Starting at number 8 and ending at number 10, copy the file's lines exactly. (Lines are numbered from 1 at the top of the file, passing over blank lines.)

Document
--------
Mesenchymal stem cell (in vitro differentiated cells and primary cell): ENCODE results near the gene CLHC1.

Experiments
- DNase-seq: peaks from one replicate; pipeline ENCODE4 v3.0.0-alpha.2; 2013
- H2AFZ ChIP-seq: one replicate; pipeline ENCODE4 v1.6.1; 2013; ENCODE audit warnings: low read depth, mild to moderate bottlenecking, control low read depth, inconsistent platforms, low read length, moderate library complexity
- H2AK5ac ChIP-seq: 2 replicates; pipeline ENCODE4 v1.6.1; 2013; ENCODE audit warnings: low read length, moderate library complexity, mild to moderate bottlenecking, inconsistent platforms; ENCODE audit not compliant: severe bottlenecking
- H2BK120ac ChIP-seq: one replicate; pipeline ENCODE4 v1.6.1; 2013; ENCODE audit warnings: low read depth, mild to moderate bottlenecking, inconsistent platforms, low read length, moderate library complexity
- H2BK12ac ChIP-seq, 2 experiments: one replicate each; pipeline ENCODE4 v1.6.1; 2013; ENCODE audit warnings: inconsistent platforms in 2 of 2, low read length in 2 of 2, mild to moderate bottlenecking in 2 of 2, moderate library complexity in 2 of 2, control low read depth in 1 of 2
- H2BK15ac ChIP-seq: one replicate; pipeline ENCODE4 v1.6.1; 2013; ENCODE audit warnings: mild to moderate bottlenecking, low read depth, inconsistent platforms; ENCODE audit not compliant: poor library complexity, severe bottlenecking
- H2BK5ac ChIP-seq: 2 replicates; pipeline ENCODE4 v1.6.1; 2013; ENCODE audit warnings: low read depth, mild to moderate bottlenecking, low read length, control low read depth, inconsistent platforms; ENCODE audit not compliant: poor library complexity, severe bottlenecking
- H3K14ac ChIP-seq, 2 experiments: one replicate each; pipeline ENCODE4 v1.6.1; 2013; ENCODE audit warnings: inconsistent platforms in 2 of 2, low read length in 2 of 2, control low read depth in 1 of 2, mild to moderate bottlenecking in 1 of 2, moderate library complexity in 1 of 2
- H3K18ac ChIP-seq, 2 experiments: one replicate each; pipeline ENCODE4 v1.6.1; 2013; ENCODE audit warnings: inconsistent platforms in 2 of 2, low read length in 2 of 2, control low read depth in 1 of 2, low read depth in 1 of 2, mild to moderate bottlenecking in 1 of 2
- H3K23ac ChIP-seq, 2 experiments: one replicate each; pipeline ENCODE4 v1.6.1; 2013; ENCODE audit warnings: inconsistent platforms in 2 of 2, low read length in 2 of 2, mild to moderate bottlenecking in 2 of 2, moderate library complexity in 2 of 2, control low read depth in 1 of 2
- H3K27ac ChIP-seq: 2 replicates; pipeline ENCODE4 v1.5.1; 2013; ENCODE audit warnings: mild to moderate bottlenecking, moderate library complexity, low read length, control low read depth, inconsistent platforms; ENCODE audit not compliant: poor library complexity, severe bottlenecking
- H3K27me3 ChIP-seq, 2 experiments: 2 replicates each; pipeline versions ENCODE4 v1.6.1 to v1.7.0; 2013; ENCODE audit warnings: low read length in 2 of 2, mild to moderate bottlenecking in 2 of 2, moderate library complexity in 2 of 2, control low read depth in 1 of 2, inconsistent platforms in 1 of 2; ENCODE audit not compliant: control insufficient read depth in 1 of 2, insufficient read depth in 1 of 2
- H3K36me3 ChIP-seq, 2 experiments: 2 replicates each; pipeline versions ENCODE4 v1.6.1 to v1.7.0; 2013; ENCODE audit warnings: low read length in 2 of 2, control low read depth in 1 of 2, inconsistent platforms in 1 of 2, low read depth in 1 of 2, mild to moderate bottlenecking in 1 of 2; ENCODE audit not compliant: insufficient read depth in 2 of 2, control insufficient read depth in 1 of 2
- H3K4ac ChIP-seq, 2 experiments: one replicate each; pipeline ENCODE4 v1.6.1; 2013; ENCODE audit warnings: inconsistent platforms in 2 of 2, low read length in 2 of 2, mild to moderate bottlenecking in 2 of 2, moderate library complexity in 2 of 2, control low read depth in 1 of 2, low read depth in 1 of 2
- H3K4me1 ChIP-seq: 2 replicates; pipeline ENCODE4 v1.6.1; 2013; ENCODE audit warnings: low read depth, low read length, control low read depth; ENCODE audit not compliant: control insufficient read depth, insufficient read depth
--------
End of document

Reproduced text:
- H2BK15ac ChIP-seq: one replicate; pipeline ENCODE4 v1.6.1; 2013; ENCODE audit warnings: mild to moderate bottlenecking, low read depth, inconsistent platforms; ENCODE audit not compliant: poor library complexity, severe bottlenecking
- H2BK5ac ChIP-seq: 2 replicates; pipeline ENCODE4 v1.6.1; 2013; ENCODE audit warnings: low read depth, mild to moderate bottlenecking, low read length, control low read depth, inconsistent platforms; ENCODE audit not compliant: poor library complexity, severe bottlenecking
- H3K14ac ChIP-seq, 2 experiments: one replicate each; pipeline ENCODE4 v1.6.1; 2013; ENCODE audit warnings: inconsistent platforms in 2 of 2, low read length in 2 of 2, control low read depth in 1 of 2, mild to moderate bottlenecking in 1 of 2, moderate library complexity in 1 of 2